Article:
All right, but what about content? At the recent NCTE Institute for 21st Century Literacies Ernest Morrell raised what I think is a really optimal way for teachers to think about pop cultural material, including comics. I guess here we’re examining the other half of the phrase “pop culture”—culture. In other words, to use pop culture solely for engagement is to miss the boat. Morrell gave the example of how he contextualizes hip-hop lyrics within a curriculum strand on the poetry of social resistance and thus connects them to Elizabethan and Romantic poetry, the Harlem Renaissance, and so on. Suddenly the canon becomes less remote and more relevant. In comics there are a number of ways to take this approach. Clearly superheroes fit into both a heroic tradition in literature and a mythological one, and they can be leveraged in genre studies, too, as examples of science-fiction or fantasy. By the same token, one can see where many of the great graphic novels of the past two decades fit squarely in the tradition of confessional fiction or non-fiction such as memoir, and/or work as contemporary versions of the classic coming-of-age story. The point is not to graft the graphic format onto the curriculum and hope it sticks through sheer engagement, but to dig deeper. And talented teachers everywhere are doing exactly this. Also, I just realized this, but American Born Chinese arguably has thematic “membership” in all the literary modes I just mentioned, which could be why it’s so widely used in schools. And the other two graphic titles that I’m finding are becoming canonical at higher grade levels, Persepolis and Watchmen, also fit nicely into these very conventional and accepted ways of studying literature.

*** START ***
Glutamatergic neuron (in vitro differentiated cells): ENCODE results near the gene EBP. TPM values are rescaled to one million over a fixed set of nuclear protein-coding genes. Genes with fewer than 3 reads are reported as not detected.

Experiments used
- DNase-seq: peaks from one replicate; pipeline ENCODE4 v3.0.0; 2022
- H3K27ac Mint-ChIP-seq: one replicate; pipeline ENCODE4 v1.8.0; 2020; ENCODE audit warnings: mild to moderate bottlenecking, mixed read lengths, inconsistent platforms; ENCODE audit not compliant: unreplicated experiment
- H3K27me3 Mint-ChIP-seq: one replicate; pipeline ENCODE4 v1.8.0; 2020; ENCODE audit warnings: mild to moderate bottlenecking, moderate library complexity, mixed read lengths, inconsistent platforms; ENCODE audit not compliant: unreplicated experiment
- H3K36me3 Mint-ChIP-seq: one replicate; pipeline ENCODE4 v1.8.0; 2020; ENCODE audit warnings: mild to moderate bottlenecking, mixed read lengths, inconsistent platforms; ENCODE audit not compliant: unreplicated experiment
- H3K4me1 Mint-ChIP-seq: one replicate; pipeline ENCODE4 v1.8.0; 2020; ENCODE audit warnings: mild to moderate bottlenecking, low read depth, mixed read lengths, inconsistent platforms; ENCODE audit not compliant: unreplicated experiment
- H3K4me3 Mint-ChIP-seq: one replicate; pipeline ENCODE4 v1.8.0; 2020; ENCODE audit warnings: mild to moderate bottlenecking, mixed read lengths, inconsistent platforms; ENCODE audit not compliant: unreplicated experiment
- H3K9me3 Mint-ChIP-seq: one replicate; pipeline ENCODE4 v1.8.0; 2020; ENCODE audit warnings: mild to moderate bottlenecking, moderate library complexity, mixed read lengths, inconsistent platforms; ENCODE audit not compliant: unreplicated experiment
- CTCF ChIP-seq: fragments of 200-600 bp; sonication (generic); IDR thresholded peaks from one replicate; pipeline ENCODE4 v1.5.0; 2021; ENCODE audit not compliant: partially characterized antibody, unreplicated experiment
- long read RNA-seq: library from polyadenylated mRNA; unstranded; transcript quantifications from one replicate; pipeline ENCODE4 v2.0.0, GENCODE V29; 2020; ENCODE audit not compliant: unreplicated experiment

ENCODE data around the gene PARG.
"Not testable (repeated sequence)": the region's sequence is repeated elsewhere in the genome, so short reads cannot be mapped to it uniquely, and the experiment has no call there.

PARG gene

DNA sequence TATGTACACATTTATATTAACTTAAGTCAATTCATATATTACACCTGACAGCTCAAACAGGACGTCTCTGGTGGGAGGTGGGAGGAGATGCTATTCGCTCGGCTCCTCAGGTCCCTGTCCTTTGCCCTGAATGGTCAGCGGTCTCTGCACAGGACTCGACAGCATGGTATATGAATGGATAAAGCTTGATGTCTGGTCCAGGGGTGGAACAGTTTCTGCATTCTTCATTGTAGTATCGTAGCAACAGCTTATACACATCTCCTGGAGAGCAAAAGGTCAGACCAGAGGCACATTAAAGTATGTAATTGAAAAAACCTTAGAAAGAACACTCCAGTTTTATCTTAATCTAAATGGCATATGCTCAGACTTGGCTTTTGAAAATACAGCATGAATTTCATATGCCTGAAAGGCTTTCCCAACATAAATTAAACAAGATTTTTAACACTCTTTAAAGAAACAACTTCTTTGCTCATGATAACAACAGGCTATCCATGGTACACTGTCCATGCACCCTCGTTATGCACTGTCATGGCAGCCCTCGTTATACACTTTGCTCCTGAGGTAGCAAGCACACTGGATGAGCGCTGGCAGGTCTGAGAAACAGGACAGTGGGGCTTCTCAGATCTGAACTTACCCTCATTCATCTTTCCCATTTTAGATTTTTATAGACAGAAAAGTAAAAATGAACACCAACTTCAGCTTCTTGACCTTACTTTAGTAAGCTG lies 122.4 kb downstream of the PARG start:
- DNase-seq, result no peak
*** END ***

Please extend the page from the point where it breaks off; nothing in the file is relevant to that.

BookShelf: Another big issue when it comes to new literacies is student production. How are kids who make graphic works demonstrating mastery of these literacies?
Peter Gutierrez: The important thing to keep in mind is that student-generated work is always part of being literate in any sense. It’s where young people can stop being receptive and start exploring and “making meaning” on their own, which is really one of the overarching goals of education, not just English. To learn about poetry, but to not take a stab at writing it, or to learn scientific facts without ever experimenting, that doesn’t really make sense. The difference now, with new media, is that students are producing texts on their own in much more visible and public ways, so the perception is that there’s a huge outpouring of student-produced media. In other words, students have always written songs, but they weren’t launched automatically when you visited their MySpace pages. Maybe having that outlet in turn encourages them to write more songs, I don’t know. But any time you produce something original you’re demonstrating the extent to which you’ve internalized the particular communicative codes of that medium as well as the practical or technical skills necessary to creating an artifact in it.
BookShelf: How might you approach comics production in a classroom setting?